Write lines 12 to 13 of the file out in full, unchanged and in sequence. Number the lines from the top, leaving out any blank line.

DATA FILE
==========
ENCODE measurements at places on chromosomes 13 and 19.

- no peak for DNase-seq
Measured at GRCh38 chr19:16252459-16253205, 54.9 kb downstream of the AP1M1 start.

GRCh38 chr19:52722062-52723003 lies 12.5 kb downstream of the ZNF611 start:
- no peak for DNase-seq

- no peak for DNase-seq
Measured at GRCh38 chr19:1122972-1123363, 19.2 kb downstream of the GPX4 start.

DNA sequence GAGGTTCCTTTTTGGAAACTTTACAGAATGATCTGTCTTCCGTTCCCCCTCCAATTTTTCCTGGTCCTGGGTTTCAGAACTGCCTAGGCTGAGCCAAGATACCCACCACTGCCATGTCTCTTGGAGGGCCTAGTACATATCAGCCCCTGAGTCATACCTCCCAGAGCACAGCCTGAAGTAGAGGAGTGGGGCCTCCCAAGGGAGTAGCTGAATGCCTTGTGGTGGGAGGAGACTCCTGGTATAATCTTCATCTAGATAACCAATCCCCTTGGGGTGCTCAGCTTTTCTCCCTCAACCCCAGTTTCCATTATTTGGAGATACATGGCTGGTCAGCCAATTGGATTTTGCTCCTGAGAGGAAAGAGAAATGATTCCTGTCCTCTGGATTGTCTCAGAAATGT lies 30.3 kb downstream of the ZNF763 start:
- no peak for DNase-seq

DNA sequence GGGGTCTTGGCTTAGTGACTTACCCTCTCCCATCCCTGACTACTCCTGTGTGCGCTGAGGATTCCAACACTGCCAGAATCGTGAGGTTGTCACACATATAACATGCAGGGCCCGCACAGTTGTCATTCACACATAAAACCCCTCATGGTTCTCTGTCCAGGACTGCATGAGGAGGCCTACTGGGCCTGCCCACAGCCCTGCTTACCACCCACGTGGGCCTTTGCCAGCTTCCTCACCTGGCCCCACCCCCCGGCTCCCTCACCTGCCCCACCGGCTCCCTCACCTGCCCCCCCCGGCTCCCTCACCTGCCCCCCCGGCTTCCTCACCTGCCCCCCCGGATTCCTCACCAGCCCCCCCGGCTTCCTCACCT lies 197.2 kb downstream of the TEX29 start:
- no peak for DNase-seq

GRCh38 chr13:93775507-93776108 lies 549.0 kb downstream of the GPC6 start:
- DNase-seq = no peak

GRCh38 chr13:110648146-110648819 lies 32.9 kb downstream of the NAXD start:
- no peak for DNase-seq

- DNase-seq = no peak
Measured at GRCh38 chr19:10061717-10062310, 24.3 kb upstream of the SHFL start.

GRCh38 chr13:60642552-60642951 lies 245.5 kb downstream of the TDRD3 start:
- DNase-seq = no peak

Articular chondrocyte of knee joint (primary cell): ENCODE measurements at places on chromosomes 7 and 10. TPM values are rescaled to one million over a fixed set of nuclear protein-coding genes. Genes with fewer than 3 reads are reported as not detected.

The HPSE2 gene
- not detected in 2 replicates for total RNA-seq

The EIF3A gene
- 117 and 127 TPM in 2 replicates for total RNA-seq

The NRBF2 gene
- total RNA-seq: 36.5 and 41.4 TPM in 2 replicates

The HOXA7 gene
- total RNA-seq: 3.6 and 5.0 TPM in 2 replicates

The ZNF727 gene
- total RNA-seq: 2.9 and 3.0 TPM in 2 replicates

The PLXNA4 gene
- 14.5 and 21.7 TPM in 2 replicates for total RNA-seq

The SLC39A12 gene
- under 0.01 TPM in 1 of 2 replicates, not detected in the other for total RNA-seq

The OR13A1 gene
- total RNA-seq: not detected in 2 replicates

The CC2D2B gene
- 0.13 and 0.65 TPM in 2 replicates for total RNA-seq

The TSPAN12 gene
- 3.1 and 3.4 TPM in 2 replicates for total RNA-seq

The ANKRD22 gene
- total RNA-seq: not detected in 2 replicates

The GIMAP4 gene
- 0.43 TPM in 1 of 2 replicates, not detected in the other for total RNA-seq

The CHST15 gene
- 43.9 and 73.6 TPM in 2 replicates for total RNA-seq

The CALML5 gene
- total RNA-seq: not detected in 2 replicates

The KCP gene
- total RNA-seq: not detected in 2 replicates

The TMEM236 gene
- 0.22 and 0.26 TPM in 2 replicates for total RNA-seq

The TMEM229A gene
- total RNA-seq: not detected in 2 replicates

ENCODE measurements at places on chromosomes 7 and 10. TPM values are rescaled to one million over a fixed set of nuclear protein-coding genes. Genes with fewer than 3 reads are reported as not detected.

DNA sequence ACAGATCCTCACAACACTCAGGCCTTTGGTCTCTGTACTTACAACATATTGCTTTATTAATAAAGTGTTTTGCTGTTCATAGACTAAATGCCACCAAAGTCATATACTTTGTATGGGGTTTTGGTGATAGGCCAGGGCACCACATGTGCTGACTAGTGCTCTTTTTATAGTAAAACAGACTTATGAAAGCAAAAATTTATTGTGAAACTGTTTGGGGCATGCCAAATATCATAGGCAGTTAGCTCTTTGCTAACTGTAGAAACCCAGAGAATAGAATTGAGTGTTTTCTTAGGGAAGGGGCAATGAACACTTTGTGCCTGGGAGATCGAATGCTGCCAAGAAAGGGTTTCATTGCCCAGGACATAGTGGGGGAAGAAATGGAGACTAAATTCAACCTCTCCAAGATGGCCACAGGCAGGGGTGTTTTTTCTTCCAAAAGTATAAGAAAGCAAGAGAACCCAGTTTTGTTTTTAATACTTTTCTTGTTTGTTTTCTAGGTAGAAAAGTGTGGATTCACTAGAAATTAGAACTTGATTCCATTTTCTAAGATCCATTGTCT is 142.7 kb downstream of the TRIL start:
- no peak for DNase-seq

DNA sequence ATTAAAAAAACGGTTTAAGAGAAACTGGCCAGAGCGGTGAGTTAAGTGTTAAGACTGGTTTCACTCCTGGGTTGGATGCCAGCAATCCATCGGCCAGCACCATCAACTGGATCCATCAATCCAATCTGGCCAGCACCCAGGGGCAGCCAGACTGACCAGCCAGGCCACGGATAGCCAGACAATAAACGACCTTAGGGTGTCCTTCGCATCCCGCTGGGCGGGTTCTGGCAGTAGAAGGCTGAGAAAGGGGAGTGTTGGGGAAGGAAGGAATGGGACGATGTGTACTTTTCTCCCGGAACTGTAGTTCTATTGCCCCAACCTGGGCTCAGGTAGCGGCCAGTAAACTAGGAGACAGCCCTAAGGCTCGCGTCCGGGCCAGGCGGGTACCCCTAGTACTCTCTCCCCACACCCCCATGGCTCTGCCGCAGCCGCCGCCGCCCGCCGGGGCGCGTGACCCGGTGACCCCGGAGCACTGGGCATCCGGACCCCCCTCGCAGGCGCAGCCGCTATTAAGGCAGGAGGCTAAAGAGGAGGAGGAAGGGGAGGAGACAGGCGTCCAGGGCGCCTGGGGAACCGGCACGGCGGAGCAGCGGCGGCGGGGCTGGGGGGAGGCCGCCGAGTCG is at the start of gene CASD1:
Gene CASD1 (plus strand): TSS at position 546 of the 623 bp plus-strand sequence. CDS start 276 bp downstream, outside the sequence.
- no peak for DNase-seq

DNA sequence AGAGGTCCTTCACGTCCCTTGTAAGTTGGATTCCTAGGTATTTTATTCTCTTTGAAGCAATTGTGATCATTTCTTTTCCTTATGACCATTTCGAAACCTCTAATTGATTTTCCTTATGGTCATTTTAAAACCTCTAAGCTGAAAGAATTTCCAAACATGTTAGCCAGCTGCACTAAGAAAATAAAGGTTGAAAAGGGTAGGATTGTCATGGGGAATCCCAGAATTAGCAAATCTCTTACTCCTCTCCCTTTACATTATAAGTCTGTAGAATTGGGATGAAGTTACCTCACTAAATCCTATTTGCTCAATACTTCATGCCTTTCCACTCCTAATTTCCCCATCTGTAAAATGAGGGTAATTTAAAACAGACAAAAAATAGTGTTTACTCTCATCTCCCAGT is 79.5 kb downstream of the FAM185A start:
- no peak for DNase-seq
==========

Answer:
GRCh38 chr13:93775507-93776108 lies 549.0 kb downstream of the GPC6 start:
- DNase-seq = no peak